For best results, Iris should be planted in July, August or September. It's imperative that the roots of newly planted Iris be well-established before the growing season ends.  In areas with hot summers and mild winters, September or October planting may be preferred. We strongly suggest Iris be planted at least six weeks before the first hard frost in your area.

    Iris need at least a half day of sun. In extremely hot climates, some shade is beneficial, but in most climates Iris do best with at least 6 hours a day of full sun.

    Iris should be planted so the tops of the rhizomes are exposed and the roots are spread out facing downward in the soil. In very light soils or in extremely hot climates, covering the rhizome with 1 inch of soil may be desirable. Firm the soil around each rhizome and then water to help settle the soil. A common mistake is to plant Bearded Iris too deeply.

    Iris are generally planted 12 to 24 inches apart. Close planting gives an immediate effect, but closely planted Iris will need to be thinned often. Plants spaced further apart will need less frequent thinning.

  • Watering Needs of Bearded Iris

    Newly set Iris plants need moisture to help their root systems become established. Specific watering information depends on your climate and your soil, but keep in mind that deep watering at long intervals is better than more frequent shallow waterings. Once established, Iris normally don't need to be watered except in arid areas. Over-watering is a common error.

  • Fertilizing Bearded Iris
    Specific fertilizer recommendations depend on your soil type, but low-nitrogen fertilizers (6-10-10), bone meal, and superphosphate are all effective. A light application in the early spring when tulips are blooming in your neighborhood, and a second light application about a month after bloom will reward you with good growth and bloom. Avoid using anything high in nitrogen. A concise read on the components of fertilizer by Joe Lamp'l on the blog "Growing a Greener World" summarizes nicely, "For promoting good fruit or flower production, look for a middle number that is higher than the first. Otherwise, your plants will be stimulated to put out lots of nice green foliage, likely at the expense of fruit or flower production. Instead, you want the energy and nutrition of the plant to go towards the desired result, flowers or fruit, so a higher middle number is a more appropriate choice." Read the full post.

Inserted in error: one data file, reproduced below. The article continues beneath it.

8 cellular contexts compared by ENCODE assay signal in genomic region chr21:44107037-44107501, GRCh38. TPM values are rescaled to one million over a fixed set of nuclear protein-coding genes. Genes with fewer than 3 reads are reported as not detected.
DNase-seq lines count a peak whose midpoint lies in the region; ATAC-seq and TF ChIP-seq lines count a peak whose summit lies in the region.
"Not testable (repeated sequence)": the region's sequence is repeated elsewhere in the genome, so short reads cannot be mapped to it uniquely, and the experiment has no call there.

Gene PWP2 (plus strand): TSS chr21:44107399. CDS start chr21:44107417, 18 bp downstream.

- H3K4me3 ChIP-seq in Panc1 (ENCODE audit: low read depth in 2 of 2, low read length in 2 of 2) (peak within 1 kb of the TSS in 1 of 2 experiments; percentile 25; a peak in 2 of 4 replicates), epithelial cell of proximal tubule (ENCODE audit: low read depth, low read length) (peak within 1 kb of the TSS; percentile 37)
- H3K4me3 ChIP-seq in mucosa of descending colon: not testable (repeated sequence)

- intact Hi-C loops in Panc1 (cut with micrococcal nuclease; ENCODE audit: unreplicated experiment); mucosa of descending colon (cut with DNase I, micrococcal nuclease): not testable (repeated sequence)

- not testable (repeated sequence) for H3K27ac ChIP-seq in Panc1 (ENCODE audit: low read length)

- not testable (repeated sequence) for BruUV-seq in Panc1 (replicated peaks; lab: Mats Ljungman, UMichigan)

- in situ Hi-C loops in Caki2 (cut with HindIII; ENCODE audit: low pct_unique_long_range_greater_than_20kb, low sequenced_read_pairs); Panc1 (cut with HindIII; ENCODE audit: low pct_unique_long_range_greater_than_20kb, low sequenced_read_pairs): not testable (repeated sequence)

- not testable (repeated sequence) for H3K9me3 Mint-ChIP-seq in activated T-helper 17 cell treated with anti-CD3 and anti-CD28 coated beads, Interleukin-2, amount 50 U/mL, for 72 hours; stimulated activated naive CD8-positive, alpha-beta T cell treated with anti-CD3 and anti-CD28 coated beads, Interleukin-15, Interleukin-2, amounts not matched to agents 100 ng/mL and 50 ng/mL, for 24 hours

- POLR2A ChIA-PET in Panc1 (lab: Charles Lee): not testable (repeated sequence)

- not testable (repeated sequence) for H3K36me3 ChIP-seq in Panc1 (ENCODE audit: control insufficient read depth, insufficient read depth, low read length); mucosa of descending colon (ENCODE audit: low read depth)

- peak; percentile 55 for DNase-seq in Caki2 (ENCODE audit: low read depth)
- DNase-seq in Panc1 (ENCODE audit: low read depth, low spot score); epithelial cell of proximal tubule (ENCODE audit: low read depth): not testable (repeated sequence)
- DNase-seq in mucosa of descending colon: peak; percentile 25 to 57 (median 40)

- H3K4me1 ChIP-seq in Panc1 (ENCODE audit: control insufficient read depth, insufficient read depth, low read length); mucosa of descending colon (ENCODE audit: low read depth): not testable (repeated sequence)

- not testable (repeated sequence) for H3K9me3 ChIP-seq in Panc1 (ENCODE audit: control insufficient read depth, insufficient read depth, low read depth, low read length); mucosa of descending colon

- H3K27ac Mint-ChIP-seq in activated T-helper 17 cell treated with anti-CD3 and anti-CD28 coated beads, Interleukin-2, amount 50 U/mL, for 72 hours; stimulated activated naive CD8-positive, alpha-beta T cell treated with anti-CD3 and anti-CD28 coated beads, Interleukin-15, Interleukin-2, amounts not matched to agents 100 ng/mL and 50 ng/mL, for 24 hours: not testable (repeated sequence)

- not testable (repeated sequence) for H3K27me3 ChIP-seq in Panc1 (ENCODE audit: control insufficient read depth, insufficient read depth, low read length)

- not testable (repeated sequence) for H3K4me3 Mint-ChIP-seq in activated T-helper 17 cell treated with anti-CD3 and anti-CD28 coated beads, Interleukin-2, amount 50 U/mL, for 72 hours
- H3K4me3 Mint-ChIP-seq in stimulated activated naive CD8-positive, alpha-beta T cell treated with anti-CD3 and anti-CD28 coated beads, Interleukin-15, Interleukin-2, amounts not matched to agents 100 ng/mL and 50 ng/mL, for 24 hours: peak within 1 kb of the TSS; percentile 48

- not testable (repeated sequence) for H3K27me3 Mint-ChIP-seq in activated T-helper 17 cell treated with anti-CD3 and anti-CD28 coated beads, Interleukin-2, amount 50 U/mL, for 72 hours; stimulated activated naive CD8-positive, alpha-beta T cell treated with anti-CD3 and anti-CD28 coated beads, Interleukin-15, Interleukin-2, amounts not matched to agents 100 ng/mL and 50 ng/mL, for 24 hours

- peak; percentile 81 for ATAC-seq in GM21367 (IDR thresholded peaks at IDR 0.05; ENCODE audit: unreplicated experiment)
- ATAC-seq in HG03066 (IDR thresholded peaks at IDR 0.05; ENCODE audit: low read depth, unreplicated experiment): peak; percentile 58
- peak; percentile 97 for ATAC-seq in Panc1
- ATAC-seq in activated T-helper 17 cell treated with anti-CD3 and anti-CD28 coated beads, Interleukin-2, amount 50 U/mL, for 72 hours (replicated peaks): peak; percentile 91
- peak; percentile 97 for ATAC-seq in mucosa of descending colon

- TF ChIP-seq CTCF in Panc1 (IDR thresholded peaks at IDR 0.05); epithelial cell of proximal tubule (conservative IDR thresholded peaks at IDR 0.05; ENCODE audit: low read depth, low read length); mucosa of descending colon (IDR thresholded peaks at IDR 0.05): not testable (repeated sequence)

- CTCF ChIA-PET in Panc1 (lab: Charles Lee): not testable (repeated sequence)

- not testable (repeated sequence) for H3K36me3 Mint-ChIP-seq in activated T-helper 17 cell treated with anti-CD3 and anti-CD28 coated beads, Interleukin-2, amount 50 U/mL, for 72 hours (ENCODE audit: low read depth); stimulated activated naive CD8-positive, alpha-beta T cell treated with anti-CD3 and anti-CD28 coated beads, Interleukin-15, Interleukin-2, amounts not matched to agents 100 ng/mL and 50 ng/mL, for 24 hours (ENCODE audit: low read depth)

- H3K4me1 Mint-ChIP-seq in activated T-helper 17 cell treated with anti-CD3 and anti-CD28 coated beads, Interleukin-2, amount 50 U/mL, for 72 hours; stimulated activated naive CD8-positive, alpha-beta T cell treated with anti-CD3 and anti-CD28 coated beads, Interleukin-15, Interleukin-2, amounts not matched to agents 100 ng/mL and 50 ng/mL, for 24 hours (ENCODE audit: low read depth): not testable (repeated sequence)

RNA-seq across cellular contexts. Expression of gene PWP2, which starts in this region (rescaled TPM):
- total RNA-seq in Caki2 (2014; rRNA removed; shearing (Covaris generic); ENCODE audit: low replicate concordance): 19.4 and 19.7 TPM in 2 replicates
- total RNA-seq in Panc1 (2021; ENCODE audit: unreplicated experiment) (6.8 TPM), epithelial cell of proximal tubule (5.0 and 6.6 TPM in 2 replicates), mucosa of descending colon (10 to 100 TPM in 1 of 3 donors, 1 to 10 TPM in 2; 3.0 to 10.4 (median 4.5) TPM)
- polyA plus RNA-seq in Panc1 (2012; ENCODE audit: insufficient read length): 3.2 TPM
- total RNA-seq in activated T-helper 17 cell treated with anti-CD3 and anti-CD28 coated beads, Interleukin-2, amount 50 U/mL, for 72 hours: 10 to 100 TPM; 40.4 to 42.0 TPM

Schreiner's Iris Gardens offers a specially formulated, low-nitrogen Iris food. Click here to view.
  • Bloom Habits

    Bearded Iris range from the small to the tall, with the shortest of them beginning to bloom as early as late March here in Oregon. The color spectacle continues into April with the emergence of the Median Bearded Iris, followed by the Tall Bearded Iris which begin to fade in early to mid-June. Bloom time for each variety lasts approximately two weeks, depending on the weather.

    There are some Tall Bearded Iris that bloom early and some that bloom late, so try some of each to lengthen your season by a week or two. Consider some of the smaller bearded Iris, such as the Intermediate and Standard Dwarf Bearded Iris, as you can add a month to the beginning of your bloom season using these. And finally, consider the reblooming Iris, which can give bloom in the summer and fall.

    For Iris to bloom consistently, they need full sun, good drainage, lots of space, and quality soil. To improve your chances of bloom, add fertilizer and divide large clumps. Only 60-75% of Iris bloom the first year after planting. Sometimes they need an extra year to become established. Unusual weather conditions or late spring frosts can also harm Iris blooms.

    Reblooming Iris:
    Several varieties of Bearded Iris have been known to rebloom after the initial spring bloom season. These are known as Rebloomers. All categories of Bearded Iris from the Miniature Dwarf Bearded to the Tall Bearded have varieties that rebloom, usually 4-8 weeks after initial bloom. Subsequent blooms are not as reliable as the initial bloom, and depend greatly upon the quality of the soil, climate, and geographic location. Remontancy is not guaranteed. Check our online catalog for several varieties of rebloomers.

    Floral Arranging with Iris: 

    For longer lasting flowers cut your Iris early in the day with the buds just opening. Place them in a bucket of tepid water and re-cut the stem end underwater at an angle one inch up. Display your Iris in a cool niche away from direct sun and drafts. Pinch off and remove wilted flowers immediately. Check the water level every day and replenish as needed.

    Tip: Cut Iris tend to drip a sap-like substance. The drips from dark Iris can stain fabric and other surfaces. We suggest placing an underlay beneath the vase of Iris, or placing the vase on a non-porous surface.

  • Caring for Your Iris Beds